Hello and welcome back to my weekly analysis of Kiznaiver! This week provided a new (and very heartbreaking) view of Honoka.
This episode does an excellent job in capturing Honoka’s pain, while also developing the cast around her. Maki is not only used as plot device, but is also used as a character development device. First off, I want to talk about how Maki’s presence effects the other members on the cast
As seen above, she allows Tenga to show off his skill of analyzing other people. Tenga is one of my favorite types of characters: sensitive to others, but also protective of himself as well as others. We see Tenga save himself the possible conflict and discomfort when he starts to talk about his own feelings, but then stops when he realized it would be a sidestep from the topic of Maki. In doing so, Tenga redirects the conversation to Maki as opposed to himself, which is an act of self-preservation. Tenga is, perhaps, able to understand others more than the average person, but he struggles when it comes to people understanding him.
Nico’s character follows a similar pattern, but she acts a bit differently than Tenga. Nico is fairly similar to Honoka, in that both possess and air of loneliness in their being. Nico, however, is much more different than Honoka in that she tries to help herself not by coving up, but by reaching out. We see this as Nico tends to connect to people who are more of an open book with their emotions or intentions, like Hisomu and Tenga, as opposed to Katsu.
Finally, Honoka shares a pretty large connection to Yuta, as he is the most aggressive when pursuing her company. I talked a bit about the relationship between the two previously, but there is always more to add. Yuta shows this time around that he in fact does care quite a bit for Honoka. Of course the most significant moment of his feelings are shown above, when he is obviously hurt by Honoka’s brash statement. Yuta also shows his feelings for her when he ditches his friends to chase her down, and does the research about Charles Macking-san (or whatever the name is). Most of all, Yuta feels the need to connect with her more so than other people. Perhaps there is an element of physical attraction in this, but not entirely. For example, you never see Yuta hanging out alone with Nico, Chidori, or Katsu, only with Honoka. This makes it seem like Yuta is most comfortable around Honoka.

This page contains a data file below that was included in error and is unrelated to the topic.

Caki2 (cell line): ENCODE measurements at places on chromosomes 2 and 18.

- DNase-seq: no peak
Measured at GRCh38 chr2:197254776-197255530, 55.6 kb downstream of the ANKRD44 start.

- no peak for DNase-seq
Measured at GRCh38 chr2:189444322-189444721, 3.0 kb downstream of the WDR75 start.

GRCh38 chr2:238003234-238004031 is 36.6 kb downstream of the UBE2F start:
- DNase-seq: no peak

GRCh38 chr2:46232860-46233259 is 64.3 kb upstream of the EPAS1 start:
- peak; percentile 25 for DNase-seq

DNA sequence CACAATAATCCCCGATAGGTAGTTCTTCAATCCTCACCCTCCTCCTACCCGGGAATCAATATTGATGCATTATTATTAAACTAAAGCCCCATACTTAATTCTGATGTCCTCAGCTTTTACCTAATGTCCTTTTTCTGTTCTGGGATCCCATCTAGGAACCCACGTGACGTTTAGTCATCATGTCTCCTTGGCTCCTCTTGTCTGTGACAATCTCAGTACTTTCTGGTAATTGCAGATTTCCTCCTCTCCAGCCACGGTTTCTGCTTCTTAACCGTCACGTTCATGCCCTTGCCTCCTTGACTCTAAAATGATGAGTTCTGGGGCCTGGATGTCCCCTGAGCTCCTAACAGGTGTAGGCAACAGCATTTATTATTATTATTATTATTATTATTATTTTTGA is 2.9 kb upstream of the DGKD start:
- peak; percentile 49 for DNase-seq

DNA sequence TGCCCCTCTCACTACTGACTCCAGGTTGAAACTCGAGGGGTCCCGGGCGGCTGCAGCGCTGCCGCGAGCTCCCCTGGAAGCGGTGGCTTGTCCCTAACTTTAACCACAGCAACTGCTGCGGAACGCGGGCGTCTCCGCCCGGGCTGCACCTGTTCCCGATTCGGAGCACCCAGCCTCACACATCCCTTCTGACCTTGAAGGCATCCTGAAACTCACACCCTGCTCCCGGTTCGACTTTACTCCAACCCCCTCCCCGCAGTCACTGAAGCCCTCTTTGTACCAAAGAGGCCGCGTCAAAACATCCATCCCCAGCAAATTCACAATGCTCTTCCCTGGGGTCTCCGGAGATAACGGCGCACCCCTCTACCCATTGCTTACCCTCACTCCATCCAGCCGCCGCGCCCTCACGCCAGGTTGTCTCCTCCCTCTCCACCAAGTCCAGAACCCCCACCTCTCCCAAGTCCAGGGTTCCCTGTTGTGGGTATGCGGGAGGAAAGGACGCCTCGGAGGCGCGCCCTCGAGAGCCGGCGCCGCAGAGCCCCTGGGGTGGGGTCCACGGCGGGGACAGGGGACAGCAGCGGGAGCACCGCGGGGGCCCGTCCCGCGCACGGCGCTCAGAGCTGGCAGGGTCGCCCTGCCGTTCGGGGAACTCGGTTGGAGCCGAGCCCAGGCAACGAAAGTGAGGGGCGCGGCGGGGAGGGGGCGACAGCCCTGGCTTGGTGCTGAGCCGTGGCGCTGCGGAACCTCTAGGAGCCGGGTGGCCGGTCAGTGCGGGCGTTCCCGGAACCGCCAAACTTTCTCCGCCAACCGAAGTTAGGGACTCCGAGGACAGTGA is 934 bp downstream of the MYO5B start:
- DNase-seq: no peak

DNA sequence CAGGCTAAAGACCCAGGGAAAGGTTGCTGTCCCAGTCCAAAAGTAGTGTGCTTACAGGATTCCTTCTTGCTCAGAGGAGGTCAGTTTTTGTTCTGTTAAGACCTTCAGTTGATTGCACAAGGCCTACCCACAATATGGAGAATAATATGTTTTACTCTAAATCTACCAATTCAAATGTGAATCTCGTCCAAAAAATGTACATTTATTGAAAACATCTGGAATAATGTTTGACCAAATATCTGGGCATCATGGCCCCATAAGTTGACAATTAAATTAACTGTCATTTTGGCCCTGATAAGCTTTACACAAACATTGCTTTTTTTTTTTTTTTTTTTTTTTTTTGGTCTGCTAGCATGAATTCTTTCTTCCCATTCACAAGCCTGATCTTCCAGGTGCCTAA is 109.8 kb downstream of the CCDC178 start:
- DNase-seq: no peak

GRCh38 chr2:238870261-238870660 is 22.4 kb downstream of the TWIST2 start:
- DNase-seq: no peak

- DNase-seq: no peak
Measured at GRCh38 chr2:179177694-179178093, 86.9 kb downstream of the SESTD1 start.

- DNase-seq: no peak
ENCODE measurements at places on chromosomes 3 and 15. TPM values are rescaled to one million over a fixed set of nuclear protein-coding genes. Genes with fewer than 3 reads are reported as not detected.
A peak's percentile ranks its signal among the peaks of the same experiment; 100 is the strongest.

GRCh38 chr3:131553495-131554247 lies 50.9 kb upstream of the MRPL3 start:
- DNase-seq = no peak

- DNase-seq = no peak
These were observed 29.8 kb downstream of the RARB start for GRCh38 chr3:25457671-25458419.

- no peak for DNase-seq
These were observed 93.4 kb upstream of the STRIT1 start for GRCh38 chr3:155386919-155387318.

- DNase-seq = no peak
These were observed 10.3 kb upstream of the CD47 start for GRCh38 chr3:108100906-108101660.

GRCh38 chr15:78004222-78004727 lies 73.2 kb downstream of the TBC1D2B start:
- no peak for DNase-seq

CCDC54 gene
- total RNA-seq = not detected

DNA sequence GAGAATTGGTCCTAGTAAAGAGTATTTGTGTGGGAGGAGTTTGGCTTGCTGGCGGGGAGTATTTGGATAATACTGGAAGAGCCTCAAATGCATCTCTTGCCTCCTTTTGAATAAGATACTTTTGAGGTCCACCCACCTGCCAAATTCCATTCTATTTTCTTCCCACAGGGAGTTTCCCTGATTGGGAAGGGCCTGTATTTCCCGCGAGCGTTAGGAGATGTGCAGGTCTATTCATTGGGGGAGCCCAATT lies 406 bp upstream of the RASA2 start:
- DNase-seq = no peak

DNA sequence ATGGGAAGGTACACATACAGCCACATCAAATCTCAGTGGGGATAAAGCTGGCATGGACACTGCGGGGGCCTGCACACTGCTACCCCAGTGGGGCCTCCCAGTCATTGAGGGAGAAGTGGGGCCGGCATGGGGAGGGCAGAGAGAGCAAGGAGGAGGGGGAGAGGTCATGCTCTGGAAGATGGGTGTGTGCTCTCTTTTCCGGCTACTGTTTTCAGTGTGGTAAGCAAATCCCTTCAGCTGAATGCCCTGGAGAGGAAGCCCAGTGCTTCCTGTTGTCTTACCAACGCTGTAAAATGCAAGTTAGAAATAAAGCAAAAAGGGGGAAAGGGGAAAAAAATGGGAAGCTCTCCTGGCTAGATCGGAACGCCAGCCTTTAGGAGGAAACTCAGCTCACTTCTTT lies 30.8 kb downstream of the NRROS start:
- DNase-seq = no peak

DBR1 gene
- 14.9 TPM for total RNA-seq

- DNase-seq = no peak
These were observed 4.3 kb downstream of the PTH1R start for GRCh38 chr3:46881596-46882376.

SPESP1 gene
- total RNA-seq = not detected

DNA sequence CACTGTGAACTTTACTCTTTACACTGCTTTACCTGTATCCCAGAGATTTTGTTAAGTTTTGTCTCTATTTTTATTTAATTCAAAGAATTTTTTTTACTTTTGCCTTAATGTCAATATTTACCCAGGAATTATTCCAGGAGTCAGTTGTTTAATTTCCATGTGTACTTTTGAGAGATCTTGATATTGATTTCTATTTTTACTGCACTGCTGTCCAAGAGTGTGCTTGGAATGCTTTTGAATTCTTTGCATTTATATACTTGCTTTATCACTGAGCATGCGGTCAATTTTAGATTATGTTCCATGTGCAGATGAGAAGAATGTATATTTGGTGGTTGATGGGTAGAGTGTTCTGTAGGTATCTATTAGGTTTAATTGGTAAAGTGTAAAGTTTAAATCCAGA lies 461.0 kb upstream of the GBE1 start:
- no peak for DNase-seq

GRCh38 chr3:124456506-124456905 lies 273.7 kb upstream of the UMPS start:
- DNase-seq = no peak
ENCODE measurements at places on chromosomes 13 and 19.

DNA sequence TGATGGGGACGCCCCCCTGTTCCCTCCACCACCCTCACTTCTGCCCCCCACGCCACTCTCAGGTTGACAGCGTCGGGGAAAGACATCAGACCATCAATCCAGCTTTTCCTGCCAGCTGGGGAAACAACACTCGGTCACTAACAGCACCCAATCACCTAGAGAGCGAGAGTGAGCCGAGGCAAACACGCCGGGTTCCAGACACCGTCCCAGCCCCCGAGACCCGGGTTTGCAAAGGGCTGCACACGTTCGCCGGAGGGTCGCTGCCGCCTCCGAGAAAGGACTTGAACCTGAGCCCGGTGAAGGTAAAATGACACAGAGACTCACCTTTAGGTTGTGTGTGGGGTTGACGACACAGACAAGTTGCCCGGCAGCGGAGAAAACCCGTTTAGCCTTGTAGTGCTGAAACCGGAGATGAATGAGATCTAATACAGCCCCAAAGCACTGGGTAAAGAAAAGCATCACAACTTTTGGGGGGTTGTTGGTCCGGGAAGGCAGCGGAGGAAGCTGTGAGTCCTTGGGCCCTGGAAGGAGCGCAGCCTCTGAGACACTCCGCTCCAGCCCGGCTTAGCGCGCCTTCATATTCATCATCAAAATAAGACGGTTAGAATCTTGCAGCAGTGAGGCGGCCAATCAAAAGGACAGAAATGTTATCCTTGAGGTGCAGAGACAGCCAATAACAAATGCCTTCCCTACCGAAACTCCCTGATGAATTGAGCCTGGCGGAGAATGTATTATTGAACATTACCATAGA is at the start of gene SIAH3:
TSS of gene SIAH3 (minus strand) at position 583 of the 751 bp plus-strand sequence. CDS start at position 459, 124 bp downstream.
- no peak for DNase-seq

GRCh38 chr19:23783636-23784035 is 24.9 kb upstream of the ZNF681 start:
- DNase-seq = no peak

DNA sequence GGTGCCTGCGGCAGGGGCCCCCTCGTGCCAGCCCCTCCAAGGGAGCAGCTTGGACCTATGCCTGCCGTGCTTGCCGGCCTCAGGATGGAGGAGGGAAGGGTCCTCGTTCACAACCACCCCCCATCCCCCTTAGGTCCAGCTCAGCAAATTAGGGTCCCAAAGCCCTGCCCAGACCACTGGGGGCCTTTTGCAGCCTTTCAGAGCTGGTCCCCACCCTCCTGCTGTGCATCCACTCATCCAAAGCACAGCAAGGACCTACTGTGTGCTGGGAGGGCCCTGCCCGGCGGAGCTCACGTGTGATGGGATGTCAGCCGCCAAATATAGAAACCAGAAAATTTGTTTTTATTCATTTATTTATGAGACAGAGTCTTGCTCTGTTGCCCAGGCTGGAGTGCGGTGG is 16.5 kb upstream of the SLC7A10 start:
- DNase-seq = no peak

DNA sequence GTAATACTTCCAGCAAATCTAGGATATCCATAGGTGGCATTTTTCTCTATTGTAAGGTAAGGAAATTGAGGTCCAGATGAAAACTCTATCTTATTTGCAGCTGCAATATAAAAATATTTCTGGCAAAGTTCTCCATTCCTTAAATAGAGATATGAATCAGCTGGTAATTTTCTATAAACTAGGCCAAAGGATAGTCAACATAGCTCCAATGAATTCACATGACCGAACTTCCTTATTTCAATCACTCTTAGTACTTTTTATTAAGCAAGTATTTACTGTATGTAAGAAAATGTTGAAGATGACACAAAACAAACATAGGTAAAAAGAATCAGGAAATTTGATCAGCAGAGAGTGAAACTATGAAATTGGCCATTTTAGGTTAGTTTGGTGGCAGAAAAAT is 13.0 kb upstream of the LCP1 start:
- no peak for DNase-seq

Moving on to the next topic: Honoka’s agony. The beginning of the episode precursors the disaster of her friend’s death as something that she did not want to happen. We also recall that in episode two Honoka claims to have killed someone. The obvious connection to be made here is that Honoka feels that she killed her best friend. There are couple of possibilities for this feeling, as follows. The first case scenario surrounds an emotional accident that Honoka was responsible for. Example: Honoka accidentally claims that she is tired of the movie, and her friend was hurt by that statement and decided to kill herself.
The next scenario is far more realistic, given what we know about her friend’s personality. Her friend threatens to kill herself early on this episode, asking Honoka if she “wants to be free [of her]?” This implies that her friend is a coward, as she is making excuses to kill herself based on a conceived notion that she is impairing Honoka in some way. Why coward? Well I would suspect that Honoka’s friend wants to kill herself already, but has no legitimate reason to do so (she simply is unable to love/hates herself). This leads her to use helping out Honoka as a disguise for her own desire to die. Honoka does not realize this, and so she blames herself for the incident. All in all, Honoka hates herself/is insecure because she believes that her actions have killed her friend, even though the haven’t.
All in all, this proved to be a pretty good episode, with exception to the super emotional panning scenes. I look forward to next time and happy anime hunting!